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8 Ways to Become a Better Middle Leader in School

It’s not always easy being in the middle of the sandwich, says Emma Kell – but sometimes, that’s where the most satisfying leadership experiences can be found…

Dr Emma Kell
by Dr Emma Kell
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I’ve been a middle leader in some form or another for well over a decade now, with dalliances into senior leadership. In one SLT role, I was told (not altogether kindly) that I appeared to be a ‘middle leader at heart’.

This is a badge I have come to wear with pride. ‘How do you gain professional credibility?’ I once asked a line-manager. ‘You do your job as well as you possibly can,’ he responded.

Even as I write, I have on my shoulder the wise and the sharp and the challenging people I’ve been lucky enough to work with.

I can see their wry smirks as I try to bullshit my way through a tricky point, or their rolling eyes when I claim to ‘stand for’ something that I don’t always put into practice. Do I get this right all of the time? Like hell I do.

Nonetheless, here are some things I’ve learnt about middle leadership over the years. They aren’t hard and fast rules, but they are mantras I try to remind myself of as I muddle through… just like the rest of us.

1 | Keep a balance

Challenge and support; democratic and ‘pace-setting’ leadership; marking and teaching; work and home; seeking advice and appearing needy; being generous and appearing to buy affection; humility and assertiveness…

The see-saw can lurch wildly but striving to see both sides, and to prioritise with emotional intelligence and a bit of distance are absolutely key.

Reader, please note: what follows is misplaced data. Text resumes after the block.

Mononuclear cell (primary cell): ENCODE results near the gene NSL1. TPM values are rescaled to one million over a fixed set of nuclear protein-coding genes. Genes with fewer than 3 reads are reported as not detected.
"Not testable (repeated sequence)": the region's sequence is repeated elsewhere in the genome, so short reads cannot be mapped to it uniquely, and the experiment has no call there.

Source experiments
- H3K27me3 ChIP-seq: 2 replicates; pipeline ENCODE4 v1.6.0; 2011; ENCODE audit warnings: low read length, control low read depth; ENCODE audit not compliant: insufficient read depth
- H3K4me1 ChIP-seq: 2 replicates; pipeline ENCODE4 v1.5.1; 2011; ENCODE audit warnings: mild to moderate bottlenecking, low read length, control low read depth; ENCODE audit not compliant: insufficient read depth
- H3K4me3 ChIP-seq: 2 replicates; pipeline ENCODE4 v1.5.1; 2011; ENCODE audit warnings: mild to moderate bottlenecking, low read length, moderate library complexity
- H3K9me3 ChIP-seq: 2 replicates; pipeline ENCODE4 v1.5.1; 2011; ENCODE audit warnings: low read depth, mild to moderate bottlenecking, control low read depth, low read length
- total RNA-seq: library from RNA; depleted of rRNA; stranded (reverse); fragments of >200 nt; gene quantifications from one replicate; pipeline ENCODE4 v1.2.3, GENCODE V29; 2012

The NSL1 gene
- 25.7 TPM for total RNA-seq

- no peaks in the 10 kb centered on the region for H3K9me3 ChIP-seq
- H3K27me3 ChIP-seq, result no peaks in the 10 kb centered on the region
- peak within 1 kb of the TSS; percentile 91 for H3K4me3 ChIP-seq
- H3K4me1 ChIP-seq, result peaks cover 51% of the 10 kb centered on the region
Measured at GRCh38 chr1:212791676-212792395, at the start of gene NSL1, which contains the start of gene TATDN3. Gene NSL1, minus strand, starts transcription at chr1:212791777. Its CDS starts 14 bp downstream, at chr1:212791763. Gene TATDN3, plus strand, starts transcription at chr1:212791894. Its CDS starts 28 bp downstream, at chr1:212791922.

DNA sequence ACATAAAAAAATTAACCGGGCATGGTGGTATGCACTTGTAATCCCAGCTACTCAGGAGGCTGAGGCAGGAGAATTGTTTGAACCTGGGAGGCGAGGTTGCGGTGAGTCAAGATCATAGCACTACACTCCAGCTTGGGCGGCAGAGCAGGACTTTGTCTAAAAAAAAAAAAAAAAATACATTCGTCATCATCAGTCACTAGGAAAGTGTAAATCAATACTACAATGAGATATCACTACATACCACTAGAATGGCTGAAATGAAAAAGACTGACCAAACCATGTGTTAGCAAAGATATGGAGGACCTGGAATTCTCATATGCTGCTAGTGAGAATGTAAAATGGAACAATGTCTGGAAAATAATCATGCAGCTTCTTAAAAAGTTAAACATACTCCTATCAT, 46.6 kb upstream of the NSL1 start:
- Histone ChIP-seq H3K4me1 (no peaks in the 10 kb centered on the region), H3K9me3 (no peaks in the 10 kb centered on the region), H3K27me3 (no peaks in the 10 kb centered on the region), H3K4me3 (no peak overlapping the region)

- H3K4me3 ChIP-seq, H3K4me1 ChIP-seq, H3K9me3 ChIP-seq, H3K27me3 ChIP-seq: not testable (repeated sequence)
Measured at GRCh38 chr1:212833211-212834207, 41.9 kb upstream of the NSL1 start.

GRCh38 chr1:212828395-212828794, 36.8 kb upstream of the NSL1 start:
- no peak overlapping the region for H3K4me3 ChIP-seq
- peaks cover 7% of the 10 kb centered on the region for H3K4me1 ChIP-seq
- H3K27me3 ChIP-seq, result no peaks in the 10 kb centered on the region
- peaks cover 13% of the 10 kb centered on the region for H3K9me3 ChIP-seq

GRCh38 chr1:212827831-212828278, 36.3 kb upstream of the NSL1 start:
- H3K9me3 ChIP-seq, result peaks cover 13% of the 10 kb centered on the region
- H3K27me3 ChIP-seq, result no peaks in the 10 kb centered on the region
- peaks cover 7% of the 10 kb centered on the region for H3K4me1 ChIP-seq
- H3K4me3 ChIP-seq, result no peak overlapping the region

2 | Make contact

You know those days when you haven’t even had time to read or compile the to-do list, let alone tick it off? Go for a walk. Talk to people. Make human contact. It’s worth more than a hundred ticks on the list.

3 | Remember yourself

I was mortified several years ago when an NQT told me I had looked through him when he said good morning. You’re never too important for this. See also: ‘thank you’ and ‘sorry’ and ‘how was your weekend?’

4 | Get your hands dirty

Don’t be the martyr sighing as you clear out the store-cupboard at 7.00 on a Tuesday evening (ahem – yes, been there). But do show that you are willing to take a lead – recruit volunteers, provide biscuits, choose a time in the term when people are too tired for anything which requires too much brainpower.

5 | Teach with doors open

Controversial – this can be a bit scary (even though, obviously, no head of department ever has anything go wrong in their room…ha!) I remember an assistant head telling me about several teachers who could ‘teach him out of a paper bag’ any day of the week.

You may be a leader, but this doesn’t automatically translate into being the best teacher in the department. There’s nothing wrong with this. In fact, one of the perks of seeing others teach is that you learn so much from them. Acknowledge this – model the seeking of advice and resources.

6 | Share the effort

You can bet you that if the division of labour across the team isn’t reasonable and fair, this will cause resentment. This isn’t an easy one – the people who constantly step up to the bar are invaluable and will always tell you they’re happy to go the extra mile.

Don’t clip their wings, but keep an eye out for burnout too. Through the years, I’ve soon too many young talented teachers fizzle out far too soon. The irony is that perfectionism is frequently the scourge of our most talented colleagues.

7 | ‘My OK isn’t necessarily your OK’

Get to know your team – their strengths, their foibles and the triggers that are bound to ruin their day. Don’t fuss. Be honest and direct – ask them what they need from you and heed what they tell you.

8 | And finally:

You simply cannot be everything to everybody all of the time. Don’t kill yourself trying.


Emma Kell is head of English with senior leadership experience at a school in North London, and the author of How to Survive in Teaching – without imploding, exploding or walking away (Bloomsbury Education, £18.99)

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